Epistemology of Causal Inference in Pharmacology. Towards a Framework for the Assessment of Harms

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Jürgen Landes, Barbara Osimani and Roland Poellinger

Published in EJPS (2017): http://doi.org/10.1007/s13194-017-0169-1

Link to pre-print version: http://philsci-archive.pitt.edu/12294

Abstract:

Philosophical discussions on causal inference in medicine are stuck in dyadic camps, each defending one kind of evidence or method rather than another as best support for causal hypotheses. Whereas Evidence Based Medicine advocates invoke the use of Randomised Controlled Trials and systematic reviews of RCTs as gold standard, philosophers of science emphasise the importance of mechanisms and their distinctive informational contribution to causal inference and assessment. Some have suggested the adoption of a pluralistic approach to causal inference, and an inductive rather than hypothetico-deductive inferential paradigm. However, these proposals deliver no clear guidelines about how such plurality of evidence sources should jointly justify hypotheses of causal associations.  In this paper, we develop the pluralistic approach along Hill’s (1965) famous criteria for discerning causal associations by employing Bovens’ and Hartmann’s general Bayes net reconstruction of scientific inference to model the assessment of harms in an evidence-amalgamation framework.

The Bayesian network we here propose allows the amalgamation of various pieces of evidence from heterogeneous sources and methods and to provide an overall estimate of the causal hypothesis. In particular, our approach

  1. identifies possible indicators of causality on the basis of the methodological and philosophical literature on causality, evidence, and causal inference;
  2. embeds them in a topological framework of probabilistic dependencies and independencies grounded in assumptions regarding their reciprocal epistemic interconnections;
  3. weakly orders some of these probabilistic dependencies as a function of their inferential strength with respect to the confirmation of causal hypotheses.

For this, we adopt the Bovens and Hartmann proposal using Bayesian confirmation theory in order to account for (and mathematically explain) some phenomena related to scientific inference; such as the confirmatory power of the coherence of the body of evidence, the epistemic interaction of consistency of measurements and reliability of information sources, as well as the modular contribution of different “lines of evidence” related to diverse observable consequences of the investigated hypothesis. We adapt this framework to situations of causal inference and consequently specified a concrete structure for that purpose. We the illustrated its epistemic and heuristic virtues as an instrument for evidence amalgamation, in the context of causal inference of drug-induced harm.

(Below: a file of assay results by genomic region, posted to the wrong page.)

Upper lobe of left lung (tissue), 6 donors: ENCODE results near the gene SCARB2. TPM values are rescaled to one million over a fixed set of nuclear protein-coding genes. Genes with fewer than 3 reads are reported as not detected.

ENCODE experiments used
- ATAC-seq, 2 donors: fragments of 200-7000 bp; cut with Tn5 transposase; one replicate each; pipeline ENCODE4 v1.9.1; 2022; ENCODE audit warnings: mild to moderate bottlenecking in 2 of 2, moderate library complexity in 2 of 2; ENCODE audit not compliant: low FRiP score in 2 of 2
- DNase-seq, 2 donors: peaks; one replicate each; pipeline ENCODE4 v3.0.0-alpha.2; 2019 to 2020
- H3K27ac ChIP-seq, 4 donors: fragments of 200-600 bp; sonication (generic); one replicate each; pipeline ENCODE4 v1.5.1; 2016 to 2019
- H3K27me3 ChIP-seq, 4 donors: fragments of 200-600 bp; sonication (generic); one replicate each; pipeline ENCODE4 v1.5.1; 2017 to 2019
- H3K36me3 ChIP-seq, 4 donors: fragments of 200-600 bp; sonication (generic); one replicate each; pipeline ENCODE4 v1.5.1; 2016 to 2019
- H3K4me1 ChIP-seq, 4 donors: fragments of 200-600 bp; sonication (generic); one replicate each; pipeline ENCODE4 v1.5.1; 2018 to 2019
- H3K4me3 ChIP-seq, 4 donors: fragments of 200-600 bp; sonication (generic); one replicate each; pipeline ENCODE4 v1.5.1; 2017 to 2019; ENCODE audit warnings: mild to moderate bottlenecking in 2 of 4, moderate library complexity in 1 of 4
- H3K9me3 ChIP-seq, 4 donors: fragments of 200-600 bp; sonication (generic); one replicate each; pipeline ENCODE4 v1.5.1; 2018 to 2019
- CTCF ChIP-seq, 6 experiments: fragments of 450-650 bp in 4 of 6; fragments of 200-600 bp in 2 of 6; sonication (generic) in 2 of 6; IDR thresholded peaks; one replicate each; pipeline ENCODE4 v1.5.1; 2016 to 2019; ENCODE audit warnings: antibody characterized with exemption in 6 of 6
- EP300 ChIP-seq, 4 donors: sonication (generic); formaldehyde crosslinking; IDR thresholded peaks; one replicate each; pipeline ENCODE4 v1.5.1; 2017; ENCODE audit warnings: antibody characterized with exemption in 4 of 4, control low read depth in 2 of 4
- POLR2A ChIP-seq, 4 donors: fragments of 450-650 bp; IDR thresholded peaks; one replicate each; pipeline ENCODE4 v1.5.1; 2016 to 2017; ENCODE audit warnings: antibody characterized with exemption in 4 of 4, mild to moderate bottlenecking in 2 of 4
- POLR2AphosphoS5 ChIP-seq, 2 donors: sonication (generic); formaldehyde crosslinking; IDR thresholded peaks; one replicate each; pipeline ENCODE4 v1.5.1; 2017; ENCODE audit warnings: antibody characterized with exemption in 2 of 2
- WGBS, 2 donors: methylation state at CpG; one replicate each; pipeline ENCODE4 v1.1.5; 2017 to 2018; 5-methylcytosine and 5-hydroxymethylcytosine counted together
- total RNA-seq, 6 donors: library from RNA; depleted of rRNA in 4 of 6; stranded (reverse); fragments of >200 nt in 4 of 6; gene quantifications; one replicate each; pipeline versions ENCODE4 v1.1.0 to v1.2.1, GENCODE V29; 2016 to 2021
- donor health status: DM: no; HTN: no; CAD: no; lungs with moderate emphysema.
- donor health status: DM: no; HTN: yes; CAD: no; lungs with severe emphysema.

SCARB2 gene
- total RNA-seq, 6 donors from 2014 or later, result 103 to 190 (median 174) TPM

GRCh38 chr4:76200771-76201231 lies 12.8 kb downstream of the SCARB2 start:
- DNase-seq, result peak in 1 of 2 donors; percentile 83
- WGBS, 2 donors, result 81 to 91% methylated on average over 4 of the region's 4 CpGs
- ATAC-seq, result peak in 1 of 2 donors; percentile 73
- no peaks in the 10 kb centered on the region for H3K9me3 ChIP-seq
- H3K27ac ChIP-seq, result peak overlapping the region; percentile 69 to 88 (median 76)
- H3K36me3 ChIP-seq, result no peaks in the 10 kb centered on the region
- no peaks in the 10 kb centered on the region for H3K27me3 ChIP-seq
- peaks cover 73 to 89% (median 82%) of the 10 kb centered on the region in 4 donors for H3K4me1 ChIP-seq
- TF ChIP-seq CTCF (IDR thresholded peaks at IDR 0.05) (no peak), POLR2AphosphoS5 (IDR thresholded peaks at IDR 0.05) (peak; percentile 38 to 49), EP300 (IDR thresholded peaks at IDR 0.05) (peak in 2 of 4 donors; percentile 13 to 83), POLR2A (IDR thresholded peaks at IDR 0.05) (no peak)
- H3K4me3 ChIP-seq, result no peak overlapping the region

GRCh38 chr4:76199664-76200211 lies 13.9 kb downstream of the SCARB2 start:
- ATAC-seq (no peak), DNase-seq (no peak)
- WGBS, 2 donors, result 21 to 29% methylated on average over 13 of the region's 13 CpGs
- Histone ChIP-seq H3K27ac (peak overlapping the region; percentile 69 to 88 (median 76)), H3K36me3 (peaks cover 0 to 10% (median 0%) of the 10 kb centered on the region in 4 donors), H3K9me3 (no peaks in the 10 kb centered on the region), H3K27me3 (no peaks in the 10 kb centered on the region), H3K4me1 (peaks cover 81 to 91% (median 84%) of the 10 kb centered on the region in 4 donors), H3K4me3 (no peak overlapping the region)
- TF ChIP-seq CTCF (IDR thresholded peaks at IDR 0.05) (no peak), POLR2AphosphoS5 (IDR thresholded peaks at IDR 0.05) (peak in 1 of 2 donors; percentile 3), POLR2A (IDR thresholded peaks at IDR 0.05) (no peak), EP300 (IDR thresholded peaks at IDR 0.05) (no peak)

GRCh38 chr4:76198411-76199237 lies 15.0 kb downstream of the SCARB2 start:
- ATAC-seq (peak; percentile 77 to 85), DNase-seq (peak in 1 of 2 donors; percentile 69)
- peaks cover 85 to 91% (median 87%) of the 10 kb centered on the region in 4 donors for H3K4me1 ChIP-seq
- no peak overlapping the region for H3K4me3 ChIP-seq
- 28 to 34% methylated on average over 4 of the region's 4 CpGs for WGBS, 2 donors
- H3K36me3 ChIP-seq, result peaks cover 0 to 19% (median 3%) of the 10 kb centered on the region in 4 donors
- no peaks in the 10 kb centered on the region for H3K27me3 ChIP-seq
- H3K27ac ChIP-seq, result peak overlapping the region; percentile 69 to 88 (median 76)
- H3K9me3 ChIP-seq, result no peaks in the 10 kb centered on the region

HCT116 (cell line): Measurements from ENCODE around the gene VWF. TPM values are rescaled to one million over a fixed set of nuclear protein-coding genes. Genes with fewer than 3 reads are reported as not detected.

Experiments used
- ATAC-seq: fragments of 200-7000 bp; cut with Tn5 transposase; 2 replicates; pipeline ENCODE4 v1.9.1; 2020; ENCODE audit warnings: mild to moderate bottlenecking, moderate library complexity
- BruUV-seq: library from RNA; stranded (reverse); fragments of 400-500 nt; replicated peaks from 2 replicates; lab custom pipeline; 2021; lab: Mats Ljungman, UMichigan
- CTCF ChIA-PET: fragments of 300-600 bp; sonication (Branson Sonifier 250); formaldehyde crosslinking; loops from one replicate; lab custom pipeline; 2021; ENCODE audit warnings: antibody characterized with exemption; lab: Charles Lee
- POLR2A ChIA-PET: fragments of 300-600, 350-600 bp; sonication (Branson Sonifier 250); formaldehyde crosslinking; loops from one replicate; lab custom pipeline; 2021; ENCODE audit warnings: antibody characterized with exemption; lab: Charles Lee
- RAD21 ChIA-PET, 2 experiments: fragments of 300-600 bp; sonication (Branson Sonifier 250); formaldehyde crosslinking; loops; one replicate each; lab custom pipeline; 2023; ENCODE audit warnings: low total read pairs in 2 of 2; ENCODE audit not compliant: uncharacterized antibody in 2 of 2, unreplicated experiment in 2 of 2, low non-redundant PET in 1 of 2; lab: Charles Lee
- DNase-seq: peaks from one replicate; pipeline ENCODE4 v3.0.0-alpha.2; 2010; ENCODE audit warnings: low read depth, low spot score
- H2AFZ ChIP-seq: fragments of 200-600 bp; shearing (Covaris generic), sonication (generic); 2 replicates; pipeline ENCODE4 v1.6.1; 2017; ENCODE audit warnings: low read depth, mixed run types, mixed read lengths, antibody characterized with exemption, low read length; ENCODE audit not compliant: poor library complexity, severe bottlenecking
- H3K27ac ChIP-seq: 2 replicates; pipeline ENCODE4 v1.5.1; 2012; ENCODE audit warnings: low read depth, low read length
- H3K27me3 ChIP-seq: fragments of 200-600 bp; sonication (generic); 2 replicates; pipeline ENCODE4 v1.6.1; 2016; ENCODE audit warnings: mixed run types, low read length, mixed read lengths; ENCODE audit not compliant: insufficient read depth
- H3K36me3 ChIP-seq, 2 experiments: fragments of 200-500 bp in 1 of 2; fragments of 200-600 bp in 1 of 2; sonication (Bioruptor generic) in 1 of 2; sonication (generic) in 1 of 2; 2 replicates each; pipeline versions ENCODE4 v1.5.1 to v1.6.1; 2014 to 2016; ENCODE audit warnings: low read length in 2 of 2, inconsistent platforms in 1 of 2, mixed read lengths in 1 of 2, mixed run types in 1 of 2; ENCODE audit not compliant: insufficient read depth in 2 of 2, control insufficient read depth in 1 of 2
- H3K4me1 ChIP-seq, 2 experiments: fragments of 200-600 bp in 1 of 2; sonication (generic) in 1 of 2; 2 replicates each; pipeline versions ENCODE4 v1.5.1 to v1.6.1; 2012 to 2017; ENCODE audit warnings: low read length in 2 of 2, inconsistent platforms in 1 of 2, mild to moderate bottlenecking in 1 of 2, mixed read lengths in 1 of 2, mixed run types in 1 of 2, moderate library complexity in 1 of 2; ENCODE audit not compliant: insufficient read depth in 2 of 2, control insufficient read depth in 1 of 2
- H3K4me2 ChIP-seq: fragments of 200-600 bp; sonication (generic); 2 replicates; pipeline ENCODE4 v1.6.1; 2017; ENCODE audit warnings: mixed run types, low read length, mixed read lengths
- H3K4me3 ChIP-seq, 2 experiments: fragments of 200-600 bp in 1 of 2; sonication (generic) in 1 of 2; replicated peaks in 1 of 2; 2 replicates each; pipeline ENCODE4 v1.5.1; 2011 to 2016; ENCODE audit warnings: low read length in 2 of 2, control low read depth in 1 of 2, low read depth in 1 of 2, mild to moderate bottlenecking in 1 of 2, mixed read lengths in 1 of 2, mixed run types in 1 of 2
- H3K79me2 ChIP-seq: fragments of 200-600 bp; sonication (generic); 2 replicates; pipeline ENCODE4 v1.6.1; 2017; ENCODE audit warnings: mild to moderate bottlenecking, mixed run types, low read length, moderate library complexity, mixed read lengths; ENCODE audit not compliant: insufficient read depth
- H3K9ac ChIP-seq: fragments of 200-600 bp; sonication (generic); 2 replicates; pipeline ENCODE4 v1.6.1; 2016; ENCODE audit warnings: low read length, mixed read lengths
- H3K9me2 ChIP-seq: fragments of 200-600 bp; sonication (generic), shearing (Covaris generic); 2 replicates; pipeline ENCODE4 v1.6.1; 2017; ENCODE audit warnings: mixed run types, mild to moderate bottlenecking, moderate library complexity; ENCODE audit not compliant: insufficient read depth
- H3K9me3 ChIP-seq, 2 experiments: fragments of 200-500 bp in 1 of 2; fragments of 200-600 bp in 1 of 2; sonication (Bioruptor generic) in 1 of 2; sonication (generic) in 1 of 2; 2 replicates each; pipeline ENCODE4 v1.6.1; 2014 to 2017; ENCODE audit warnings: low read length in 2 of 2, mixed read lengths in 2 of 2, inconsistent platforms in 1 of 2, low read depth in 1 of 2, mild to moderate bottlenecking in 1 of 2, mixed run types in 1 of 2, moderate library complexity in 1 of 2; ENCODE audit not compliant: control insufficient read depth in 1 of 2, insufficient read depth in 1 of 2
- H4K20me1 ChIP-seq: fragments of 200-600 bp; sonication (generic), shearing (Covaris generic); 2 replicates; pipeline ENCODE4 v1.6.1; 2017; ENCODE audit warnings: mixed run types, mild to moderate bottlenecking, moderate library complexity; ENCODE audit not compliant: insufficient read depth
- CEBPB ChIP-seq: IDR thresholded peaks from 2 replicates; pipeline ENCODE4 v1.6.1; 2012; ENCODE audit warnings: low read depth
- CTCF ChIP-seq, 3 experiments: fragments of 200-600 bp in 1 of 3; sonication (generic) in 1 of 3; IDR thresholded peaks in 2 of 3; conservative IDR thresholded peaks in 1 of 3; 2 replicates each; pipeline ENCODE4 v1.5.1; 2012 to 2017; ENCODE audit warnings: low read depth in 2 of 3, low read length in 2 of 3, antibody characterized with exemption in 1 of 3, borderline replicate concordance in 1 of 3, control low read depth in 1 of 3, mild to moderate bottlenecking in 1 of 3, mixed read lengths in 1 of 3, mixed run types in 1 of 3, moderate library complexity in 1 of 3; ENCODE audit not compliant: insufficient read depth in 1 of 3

Our approach thereby satisfies the desiderata listed at the end of the Section on Decision Making (see below): probabilistic hypothesis confirmation, incorporation of heterogeneous kinds of data, facilitation of diverse types of inferential patterns (more on this on future work below) with a particular focus on causal assessment in pharmacology.

Summary

Decision Making in Pharmacology

The decision to withdraw the drug or not, depends on some threshold which reflects the nature of the medication, the pharmaceutical environment (i.e., the availability of alternative treatments for the same condition), policy and ethical dimensions, as well as the perceived acceptability of the risk.

In order to avoid commitment (for the moment) to any of the many notions of causation offered by the philosophical-methodological literature we use the formula: D©H in order to express the proposition: “D causes H”, sometimes abbreviated by © when no ambiguities arise. Hence by adopting the classical cost-effectiveness analysis formula, we can infer the probability threshold for causality p*, at which the expected utility of withdrawing equals the expected utility of keeping the drug in the market.

Let w stand for the act of withdrawing the drug D from the market while ¬w stands for not withdrawing D. The utility of (not) withdrawing given that © or ¬© holds is denoted by the two-place utility function U. At the probability threshold p*, the expected utility for withdrawing the drug equals the expected utility for not withdrawing it. p* can hence be obtained by solving

p* U(w,©) + (1-p*) U(w,¬©)=p* U(¬w,©) + (1-p*) U(¬w,¬©) ,

for p*. Therefore, we can find p* to be determined by the utilities

p*=(U(w,©)-U(¬w,©)) / ( U(w,©)-U(¬w,©) + U(w,¬©)-U(¬w,¬©)).

see Figure~\ref{fig:XX}. \caption{p* partitions degrees of belief in © into two intervals.}

There is a fact of the matter: either © is true or the opposite holds. So, in order to make the best decision it is necessary and sufficient to adopt degrees of belief which fall in the interval between p* and the truth value of © — where a truth value of 1 stands for `true’ and a truth value of 0 stands for `false’. Therefore, p* allows for a certain margin of error; however, the chances to fall into the right interval get higher and higher the more evidence one takes into account: the more one “samples” from reality, the closer one’s beliefs get to the truth (Edwards 1963). This is the standard justification of inductive inference (Carnap 1947, Howson2006); we do not enter into the related philosophical debate here. However, nothing hinges on the particular philosophical position about truth.

A straightforward consequence of this state of affairs is that there is a need of instruments which allow a probabilistic assessment of the suspected causal link between drug and side-effect, by taking into account all available evidence at the time of decision. In particular, four desiderata are essential for a framework of causal assessment of drug induced harm:

  1. It must allow for probabilistic hypothesis confirmation.
  2. It must be able to incorporate heterogeneous kinds of data.